RECEIVING no response from Koh Kong provincial court, three men have filed complaints to the rights group Licadho claiming to have been beaten by Military Police in three separate cases from January to February this year.
Provincial Licadho coordinator In Kongchit said the three victims suffered serious injuries when beaten by a Thma Bang district deputy police chief, a provincial policeman and four Khemarak Pumin town military police officers, none of whom have been questioned.
“These are real offences, but so far, the perpetrators are at large, so it’s still a threat to the victims,” Kongchit said, adding that he had forwarded the complaints to the Koh Kong court immediately upon receiving them. “We urged the court to take action but the court officer made excuses.”
Kongchit said the court is often reluctant to take action against the rich and powerful, but has no qualms taking cases filed by those of higher status.
Sun Sarath, 32, one of the three who filed complaints, said he was merely selling food on the street in February when an argument ensued with three local military police officers who beat him in the head with wooden chairs and sticks.
“I have been waiting for justice, but the court has not told me when they will hear my case. Maybe they are in cahoots with the military police,” Sarath said, adding that he now suffers from memory loss due to his head injuries.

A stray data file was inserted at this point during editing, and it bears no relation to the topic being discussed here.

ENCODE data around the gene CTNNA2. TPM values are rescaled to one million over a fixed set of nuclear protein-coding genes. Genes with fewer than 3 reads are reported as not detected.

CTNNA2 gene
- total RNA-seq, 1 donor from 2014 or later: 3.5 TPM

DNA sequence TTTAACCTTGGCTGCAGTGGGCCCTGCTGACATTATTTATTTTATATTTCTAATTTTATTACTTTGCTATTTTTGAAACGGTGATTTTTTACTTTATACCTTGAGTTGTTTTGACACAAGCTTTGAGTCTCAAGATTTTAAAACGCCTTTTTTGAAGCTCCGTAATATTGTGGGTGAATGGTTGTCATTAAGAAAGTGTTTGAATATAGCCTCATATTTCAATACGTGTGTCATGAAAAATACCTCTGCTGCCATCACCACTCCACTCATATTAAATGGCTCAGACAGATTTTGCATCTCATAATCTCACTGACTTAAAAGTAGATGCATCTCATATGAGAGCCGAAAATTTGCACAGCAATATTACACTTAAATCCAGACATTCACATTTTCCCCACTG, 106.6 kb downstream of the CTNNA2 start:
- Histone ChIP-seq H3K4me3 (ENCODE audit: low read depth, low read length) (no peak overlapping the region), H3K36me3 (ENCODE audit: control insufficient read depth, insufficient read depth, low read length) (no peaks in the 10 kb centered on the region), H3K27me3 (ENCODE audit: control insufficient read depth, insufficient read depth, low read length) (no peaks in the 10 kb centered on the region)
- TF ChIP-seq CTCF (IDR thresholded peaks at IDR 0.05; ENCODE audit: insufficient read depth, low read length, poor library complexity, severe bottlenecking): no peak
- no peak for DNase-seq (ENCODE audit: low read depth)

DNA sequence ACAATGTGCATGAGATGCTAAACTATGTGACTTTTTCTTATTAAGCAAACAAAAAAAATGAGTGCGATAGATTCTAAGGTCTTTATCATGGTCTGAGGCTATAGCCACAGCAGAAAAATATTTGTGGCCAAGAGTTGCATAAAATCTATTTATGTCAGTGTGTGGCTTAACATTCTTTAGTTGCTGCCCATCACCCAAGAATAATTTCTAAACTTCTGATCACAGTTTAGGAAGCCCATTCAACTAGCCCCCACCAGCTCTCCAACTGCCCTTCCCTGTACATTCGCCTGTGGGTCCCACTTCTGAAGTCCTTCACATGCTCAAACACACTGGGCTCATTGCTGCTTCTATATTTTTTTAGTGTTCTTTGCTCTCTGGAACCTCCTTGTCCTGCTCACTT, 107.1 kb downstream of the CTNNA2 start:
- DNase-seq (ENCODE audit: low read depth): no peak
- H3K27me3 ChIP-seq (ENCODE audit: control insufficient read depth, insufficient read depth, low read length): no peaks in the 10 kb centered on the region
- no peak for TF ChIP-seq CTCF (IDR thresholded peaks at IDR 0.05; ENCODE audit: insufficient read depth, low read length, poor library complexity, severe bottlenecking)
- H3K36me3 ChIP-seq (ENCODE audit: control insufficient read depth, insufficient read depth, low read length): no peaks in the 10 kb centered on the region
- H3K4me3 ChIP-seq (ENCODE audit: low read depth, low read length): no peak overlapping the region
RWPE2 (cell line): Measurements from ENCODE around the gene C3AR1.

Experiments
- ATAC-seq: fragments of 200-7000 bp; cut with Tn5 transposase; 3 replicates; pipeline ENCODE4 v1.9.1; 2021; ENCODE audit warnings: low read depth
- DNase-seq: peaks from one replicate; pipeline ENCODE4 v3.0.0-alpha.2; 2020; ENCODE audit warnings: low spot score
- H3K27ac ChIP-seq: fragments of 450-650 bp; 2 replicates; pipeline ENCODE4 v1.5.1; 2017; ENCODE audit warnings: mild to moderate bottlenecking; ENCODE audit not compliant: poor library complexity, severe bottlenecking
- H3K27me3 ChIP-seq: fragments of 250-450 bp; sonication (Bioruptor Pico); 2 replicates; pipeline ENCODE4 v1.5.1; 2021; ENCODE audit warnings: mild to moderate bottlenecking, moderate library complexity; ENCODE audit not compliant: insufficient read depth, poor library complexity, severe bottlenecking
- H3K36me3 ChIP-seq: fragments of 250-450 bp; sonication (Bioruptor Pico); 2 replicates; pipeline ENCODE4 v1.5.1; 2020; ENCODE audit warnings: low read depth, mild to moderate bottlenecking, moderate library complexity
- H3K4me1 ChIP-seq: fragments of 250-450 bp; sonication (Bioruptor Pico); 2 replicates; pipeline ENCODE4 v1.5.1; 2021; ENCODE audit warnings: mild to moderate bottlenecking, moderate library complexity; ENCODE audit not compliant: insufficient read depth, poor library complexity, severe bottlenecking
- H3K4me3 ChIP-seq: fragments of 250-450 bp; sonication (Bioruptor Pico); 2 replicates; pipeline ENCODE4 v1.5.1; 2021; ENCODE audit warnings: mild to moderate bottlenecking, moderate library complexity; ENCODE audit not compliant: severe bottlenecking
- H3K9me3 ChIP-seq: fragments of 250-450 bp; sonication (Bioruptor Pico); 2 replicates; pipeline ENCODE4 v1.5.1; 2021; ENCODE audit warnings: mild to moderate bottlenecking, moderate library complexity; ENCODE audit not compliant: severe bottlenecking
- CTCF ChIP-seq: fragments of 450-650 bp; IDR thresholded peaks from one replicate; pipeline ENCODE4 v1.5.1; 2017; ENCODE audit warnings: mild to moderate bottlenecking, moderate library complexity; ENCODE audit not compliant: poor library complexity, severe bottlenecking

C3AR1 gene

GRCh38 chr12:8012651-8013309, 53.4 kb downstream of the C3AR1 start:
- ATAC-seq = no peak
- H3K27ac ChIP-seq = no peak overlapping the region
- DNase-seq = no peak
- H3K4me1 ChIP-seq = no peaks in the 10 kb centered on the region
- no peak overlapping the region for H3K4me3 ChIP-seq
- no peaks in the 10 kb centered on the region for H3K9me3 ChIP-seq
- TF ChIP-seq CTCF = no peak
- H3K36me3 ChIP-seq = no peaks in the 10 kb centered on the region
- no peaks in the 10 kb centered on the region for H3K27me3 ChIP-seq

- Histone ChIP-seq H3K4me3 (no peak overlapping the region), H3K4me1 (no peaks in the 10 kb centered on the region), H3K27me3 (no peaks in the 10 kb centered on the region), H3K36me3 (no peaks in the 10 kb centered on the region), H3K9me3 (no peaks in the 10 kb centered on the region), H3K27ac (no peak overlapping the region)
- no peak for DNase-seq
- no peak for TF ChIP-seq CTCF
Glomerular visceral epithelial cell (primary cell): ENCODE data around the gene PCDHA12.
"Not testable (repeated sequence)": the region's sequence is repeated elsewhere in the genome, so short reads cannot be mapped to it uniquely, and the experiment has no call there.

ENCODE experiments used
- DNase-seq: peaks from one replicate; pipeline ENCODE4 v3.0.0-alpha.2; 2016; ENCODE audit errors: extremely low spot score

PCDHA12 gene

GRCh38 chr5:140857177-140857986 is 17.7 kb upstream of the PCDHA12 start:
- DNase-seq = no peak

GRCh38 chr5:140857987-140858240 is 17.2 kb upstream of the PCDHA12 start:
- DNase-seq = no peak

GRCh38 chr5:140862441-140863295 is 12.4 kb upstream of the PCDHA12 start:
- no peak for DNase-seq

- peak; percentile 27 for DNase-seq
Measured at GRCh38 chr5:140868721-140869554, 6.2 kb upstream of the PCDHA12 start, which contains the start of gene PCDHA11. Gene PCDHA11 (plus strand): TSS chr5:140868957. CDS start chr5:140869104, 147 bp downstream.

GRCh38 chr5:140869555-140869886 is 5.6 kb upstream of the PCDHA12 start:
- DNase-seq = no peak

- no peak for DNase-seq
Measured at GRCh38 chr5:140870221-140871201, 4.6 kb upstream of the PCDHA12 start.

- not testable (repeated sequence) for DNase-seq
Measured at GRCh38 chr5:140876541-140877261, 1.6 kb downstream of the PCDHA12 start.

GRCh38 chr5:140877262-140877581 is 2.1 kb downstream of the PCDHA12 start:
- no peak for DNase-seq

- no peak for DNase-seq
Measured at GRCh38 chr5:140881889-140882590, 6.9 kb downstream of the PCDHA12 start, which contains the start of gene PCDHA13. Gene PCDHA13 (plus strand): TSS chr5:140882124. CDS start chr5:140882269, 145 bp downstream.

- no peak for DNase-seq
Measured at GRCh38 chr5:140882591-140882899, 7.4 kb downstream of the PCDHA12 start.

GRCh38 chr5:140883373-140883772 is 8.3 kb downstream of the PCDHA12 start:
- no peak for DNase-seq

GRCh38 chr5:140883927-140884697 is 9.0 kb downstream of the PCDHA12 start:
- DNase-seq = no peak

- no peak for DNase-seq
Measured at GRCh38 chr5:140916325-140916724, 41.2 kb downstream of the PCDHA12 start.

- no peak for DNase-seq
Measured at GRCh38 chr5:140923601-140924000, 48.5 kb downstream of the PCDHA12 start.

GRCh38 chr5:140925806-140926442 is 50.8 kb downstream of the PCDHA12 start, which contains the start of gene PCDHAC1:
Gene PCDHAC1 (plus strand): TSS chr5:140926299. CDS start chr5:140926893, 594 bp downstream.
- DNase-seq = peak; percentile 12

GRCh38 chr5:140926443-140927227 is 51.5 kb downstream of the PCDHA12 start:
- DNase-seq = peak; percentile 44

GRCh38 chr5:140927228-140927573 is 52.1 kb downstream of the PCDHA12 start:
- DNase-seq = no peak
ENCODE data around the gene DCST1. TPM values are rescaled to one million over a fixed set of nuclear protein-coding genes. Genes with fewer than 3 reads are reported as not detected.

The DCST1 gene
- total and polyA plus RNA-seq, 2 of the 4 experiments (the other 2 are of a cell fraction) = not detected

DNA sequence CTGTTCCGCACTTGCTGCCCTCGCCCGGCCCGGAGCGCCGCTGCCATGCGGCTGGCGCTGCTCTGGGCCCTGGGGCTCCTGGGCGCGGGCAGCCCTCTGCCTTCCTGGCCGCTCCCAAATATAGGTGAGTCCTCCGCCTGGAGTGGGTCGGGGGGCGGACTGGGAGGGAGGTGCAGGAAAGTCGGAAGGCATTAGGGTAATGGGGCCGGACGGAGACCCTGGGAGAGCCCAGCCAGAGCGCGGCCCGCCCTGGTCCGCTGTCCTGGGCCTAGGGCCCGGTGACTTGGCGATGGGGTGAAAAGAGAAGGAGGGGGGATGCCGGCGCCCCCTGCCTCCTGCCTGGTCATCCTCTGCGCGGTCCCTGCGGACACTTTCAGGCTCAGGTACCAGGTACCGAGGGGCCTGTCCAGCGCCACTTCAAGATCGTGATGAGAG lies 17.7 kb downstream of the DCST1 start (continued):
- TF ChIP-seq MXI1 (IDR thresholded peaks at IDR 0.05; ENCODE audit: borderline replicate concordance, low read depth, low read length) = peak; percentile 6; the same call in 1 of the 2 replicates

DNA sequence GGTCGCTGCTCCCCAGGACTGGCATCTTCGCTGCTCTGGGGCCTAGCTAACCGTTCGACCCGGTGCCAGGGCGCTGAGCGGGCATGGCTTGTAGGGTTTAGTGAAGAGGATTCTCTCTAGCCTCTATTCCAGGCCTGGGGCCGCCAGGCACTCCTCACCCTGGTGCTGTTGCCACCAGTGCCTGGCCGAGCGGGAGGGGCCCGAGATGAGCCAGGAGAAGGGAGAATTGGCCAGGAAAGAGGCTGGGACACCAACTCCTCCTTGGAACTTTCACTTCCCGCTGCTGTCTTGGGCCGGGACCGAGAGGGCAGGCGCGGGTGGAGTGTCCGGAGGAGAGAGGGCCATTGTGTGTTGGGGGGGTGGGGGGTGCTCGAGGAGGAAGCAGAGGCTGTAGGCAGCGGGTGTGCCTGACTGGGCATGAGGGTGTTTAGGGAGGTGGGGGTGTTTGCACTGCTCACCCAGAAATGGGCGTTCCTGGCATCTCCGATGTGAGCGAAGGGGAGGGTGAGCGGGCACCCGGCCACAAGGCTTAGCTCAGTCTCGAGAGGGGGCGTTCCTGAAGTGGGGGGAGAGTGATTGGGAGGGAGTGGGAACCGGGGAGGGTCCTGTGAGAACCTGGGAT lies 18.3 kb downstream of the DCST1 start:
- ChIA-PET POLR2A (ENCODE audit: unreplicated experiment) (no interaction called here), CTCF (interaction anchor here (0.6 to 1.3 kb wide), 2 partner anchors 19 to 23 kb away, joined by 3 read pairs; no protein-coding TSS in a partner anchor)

“I asked the court to please render me justice and prosecute the perpetrators so that they stop acting violently and illegally on the innocent,” he added.
Por Doeurn, 45, has also been awaiting legal action to be taken against a provincial military police officer, Sok Kimlong, who he claims punched him and kicked him in the chest before attempting to strangle him after an argument in February. Doeurn says the same officer has gone unpunished, and has injured 10 other villagers.
“The officer has money and power, and he used violence, knocking me unconscious. He is still at large, but when a simple citizen is wrong, they are quickly imprisoned,” he said.
Provincial deputy prosecutor, Srey Markny, is now working on the cases but had no previous knowledge of them, according to Kongchit.
“I personally asked him about the cases, but he claimed he was busy. The court often does not want to talk,” he said.